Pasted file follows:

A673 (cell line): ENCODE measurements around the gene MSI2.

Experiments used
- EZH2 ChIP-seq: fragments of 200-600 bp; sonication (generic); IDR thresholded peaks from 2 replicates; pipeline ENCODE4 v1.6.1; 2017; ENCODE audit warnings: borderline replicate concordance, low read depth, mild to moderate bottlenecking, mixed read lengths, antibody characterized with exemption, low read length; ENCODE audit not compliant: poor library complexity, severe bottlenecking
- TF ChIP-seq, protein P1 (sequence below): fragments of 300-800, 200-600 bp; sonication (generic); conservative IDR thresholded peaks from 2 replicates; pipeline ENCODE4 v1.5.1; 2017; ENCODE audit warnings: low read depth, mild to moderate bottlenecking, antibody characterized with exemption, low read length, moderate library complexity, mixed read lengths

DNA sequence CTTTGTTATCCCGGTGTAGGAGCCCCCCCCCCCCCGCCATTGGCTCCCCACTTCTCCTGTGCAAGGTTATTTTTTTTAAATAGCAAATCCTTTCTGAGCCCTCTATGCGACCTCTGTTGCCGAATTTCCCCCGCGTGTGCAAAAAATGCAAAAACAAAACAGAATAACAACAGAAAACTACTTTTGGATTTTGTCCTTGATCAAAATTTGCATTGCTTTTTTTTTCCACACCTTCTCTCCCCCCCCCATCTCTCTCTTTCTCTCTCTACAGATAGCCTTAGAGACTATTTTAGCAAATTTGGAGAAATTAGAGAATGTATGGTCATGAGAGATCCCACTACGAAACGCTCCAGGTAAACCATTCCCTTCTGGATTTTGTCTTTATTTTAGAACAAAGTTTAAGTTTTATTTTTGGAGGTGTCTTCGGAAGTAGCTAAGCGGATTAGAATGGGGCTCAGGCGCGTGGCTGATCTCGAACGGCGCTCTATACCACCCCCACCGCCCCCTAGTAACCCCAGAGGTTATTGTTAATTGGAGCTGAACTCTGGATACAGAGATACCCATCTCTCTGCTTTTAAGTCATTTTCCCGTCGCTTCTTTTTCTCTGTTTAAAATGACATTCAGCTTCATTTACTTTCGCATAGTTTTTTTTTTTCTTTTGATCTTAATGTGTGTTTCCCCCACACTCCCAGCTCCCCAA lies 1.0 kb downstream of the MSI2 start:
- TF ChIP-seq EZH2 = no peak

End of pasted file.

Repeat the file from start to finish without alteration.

A673 (cell line): ENCODE measurements around the gene MSI2.

Experiments used
- EZH2 ChIP-seq: fragments of 200-600 bp; sonication (generic); IDR thresholded peaks from 2 replicates; pipeline ENCODE4 v1.6.1; 2017; ENCODE audit warnings: borderline replicate concordance, low read depth, mild to moderate bottlenecking, mixed read lengths, antibody characterized with exemption, low read length; ENCODE audit not compliant: poor library complexity, severe bottlenecking
- TF ChIP-seq, protein P1 (sequence below): fragments of 300-800, 200-600 bp; sonication (generic); conservative IDR thresholded peaks from 2 replicates; pipeline ENCODE4 v1.5.1; 2017; ENCODE audit warnings: low read depth, mild to moderate bottlenecking, antibody characterized with exemption, low read length, moderate library complexity, mixed read lengths

DNA sequence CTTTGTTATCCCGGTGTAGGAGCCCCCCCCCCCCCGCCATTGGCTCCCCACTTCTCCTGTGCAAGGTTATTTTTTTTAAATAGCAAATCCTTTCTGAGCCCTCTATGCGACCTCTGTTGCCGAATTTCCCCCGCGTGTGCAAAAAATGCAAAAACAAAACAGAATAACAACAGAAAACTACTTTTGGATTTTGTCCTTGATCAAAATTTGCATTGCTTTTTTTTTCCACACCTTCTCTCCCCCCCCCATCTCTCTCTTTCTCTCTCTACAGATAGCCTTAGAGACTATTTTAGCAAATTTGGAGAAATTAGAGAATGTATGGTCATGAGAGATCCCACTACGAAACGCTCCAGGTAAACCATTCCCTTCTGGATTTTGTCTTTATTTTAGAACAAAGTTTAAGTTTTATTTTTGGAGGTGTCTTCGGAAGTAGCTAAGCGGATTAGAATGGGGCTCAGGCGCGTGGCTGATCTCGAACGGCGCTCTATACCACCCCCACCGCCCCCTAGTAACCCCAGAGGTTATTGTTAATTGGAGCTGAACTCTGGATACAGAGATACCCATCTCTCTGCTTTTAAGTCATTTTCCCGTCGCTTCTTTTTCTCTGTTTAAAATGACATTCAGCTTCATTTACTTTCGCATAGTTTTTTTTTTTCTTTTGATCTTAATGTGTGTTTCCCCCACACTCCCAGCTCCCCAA lies 1.0 kb downstream of the MSI2 start:
- TF ChIP-seq EZH2 = no peak